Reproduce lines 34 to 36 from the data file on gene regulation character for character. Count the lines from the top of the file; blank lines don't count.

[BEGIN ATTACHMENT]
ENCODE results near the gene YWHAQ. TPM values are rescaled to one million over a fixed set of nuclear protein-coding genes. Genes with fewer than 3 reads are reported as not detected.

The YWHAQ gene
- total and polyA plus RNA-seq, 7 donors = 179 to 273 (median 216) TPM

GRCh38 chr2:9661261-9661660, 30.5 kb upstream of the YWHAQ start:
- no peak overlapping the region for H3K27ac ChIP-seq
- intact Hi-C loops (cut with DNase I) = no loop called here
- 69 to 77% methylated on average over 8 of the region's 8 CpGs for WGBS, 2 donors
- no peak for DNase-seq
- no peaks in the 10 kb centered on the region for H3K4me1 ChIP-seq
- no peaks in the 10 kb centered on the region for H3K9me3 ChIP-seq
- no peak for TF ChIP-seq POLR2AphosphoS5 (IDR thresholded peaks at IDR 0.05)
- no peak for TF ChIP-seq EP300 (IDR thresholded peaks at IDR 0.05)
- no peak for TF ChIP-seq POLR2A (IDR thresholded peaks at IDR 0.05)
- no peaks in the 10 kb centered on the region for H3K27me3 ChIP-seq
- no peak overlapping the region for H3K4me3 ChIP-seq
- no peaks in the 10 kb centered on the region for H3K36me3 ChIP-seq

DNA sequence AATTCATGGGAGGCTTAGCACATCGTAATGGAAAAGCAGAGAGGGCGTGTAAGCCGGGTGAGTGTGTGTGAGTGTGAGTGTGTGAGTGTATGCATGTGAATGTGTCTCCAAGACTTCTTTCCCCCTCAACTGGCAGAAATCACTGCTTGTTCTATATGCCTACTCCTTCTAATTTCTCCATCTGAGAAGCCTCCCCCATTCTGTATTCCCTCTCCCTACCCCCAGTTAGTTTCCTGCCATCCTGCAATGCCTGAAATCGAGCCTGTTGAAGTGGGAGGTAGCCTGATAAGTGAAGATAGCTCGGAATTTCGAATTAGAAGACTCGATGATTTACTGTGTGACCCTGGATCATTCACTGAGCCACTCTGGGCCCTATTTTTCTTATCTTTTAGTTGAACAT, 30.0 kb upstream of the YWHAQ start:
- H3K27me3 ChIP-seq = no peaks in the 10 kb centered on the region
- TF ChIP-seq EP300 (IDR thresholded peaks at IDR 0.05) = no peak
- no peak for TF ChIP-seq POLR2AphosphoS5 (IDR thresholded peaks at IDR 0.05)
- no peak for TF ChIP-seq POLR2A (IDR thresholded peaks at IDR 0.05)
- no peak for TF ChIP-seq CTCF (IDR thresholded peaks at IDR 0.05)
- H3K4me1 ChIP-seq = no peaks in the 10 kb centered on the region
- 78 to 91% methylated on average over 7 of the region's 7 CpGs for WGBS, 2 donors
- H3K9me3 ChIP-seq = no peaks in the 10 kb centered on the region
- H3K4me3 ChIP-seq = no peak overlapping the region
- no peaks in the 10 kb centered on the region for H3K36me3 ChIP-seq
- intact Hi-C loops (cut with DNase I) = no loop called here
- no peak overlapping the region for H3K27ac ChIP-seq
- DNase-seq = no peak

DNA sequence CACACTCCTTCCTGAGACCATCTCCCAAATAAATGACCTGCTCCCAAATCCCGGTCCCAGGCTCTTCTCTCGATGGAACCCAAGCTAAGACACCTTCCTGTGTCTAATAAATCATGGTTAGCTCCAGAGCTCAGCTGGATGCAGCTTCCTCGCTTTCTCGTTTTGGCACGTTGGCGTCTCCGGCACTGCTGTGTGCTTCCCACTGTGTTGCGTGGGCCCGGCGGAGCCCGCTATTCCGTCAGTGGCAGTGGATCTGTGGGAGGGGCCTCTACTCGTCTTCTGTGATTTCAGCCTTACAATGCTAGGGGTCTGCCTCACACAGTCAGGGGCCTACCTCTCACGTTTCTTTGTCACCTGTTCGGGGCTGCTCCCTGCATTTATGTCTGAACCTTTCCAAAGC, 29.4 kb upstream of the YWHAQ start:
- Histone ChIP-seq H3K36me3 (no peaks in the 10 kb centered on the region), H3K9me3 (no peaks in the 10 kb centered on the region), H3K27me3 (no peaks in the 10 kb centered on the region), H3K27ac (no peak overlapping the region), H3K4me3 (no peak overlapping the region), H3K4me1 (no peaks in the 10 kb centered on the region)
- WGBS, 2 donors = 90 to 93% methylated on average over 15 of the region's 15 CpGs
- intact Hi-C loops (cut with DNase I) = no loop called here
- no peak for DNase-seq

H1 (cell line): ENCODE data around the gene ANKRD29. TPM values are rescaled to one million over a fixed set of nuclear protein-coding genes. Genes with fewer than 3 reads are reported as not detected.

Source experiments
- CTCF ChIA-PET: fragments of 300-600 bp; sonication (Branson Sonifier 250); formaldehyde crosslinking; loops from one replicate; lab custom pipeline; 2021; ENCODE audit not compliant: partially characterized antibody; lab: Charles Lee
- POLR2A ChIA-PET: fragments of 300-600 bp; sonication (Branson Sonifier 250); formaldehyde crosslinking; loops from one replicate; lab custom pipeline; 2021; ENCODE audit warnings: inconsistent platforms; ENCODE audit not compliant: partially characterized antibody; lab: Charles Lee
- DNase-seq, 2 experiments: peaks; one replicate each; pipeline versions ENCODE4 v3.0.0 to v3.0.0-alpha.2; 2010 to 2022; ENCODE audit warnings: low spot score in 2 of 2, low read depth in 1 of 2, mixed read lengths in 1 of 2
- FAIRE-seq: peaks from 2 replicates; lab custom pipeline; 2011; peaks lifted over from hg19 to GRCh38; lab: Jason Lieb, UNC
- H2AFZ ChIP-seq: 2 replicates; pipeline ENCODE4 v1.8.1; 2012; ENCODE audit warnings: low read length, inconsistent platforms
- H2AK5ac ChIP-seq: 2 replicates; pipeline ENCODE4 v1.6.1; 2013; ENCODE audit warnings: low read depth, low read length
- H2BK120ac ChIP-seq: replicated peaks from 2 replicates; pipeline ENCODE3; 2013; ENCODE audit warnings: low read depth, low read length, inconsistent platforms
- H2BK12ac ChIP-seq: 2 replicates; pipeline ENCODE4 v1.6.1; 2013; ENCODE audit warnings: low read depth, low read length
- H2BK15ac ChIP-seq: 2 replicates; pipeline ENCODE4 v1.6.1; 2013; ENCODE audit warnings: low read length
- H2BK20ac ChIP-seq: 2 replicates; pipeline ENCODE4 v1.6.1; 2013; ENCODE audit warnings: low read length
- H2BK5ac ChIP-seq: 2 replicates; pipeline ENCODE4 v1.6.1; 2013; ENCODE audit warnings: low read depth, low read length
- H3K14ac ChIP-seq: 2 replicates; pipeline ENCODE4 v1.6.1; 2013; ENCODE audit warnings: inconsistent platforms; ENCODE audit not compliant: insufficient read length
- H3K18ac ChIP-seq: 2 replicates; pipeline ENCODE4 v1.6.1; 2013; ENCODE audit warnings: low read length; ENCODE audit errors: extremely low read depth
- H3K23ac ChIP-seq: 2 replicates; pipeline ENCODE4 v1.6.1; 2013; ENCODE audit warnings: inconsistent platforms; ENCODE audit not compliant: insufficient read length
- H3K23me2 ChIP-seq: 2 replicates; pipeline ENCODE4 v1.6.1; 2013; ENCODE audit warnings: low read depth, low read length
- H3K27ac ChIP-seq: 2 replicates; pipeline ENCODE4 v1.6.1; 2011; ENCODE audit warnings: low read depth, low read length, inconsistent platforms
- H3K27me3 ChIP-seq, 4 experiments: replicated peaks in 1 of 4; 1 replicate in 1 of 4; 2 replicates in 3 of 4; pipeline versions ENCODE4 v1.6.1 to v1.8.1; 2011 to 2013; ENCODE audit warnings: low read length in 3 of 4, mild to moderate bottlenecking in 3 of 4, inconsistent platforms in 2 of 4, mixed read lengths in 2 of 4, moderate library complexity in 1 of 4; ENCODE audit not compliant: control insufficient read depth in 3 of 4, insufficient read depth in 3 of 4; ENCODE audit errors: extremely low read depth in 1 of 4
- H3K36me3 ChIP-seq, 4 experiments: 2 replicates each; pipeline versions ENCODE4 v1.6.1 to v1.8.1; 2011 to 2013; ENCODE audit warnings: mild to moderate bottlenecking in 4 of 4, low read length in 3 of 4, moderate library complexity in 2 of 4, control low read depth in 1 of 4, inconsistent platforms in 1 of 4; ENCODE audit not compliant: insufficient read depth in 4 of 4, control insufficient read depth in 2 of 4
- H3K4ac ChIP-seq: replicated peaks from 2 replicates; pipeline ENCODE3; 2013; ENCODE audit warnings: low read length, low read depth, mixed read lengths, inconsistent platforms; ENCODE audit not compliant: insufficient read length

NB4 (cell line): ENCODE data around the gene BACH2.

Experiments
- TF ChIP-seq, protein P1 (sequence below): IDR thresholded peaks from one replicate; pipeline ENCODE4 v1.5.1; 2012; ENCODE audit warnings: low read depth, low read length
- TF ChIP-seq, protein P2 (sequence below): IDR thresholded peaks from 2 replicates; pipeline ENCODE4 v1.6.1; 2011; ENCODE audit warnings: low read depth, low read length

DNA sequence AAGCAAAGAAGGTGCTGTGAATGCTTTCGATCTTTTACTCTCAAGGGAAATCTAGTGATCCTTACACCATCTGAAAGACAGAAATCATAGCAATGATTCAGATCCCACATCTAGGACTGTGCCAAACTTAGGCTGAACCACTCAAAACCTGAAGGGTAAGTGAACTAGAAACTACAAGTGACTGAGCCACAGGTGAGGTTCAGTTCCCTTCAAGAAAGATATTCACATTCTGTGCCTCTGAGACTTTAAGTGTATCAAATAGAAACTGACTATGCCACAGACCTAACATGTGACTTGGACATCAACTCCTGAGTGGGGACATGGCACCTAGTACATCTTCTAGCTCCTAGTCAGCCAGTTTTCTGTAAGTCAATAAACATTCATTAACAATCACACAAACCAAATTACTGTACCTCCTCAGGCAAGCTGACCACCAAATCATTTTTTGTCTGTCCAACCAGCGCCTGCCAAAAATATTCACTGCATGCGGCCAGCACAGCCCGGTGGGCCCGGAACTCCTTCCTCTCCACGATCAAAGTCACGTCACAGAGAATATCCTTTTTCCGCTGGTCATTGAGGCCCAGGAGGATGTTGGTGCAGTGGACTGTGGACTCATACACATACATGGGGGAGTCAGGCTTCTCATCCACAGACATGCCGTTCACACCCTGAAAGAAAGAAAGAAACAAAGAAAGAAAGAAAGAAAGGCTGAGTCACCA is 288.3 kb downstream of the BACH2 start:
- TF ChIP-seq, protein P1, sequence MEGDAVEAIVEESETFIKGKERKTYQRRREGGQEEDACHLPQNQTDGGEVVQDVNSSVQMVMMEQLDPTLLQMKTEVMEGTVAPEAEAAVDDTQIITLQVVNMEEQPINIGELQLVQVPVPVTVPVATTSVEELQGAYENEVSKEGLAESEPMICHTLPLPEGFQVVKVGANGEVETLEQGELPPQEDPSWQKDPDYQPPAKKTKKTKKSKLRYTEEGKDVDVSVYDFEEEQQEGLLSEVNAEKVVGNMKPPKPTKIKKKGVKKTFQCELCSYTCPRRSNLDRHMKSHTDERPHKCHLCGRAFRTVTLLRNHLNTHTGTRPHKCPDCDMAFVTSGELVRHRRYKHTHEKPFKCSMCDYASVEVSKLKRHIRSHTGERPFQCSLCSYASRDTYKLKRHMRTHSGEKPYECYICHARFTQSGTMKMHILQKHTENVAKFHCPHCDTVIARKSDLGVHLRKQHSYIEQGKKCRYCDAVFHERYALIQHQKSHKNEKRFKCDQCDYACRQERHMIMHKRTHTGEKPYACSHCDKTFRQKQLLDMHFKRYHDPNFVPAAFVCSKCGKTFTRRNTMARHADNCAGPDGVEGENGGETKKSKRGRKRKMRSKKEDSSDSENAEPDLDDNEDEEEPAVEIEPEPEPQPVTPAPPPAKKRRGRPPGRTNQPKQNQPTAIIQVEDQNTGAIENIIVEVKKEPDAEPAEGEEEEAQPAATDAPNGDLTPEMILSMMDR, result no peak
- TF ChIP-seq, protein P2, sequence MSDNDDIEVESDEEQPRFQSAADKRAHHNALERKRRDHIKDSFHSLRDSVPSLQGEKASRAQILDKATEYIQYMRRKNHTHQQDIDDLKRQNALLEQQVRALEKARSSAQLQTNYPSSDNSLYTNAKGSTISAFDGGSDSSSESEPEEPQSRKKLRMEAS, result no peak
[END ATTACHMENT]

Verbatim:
- intact Hi-C loops (cut with DNase I) = no loop called here
- no peak for DNase-seq

H1 (cell line): ENCODE data around the gene ANKRD29. TPM values are rescaled to one million over a fixed set of nuclear protein-coding genes. Genes with fewer than 3 reads are reported as not detected.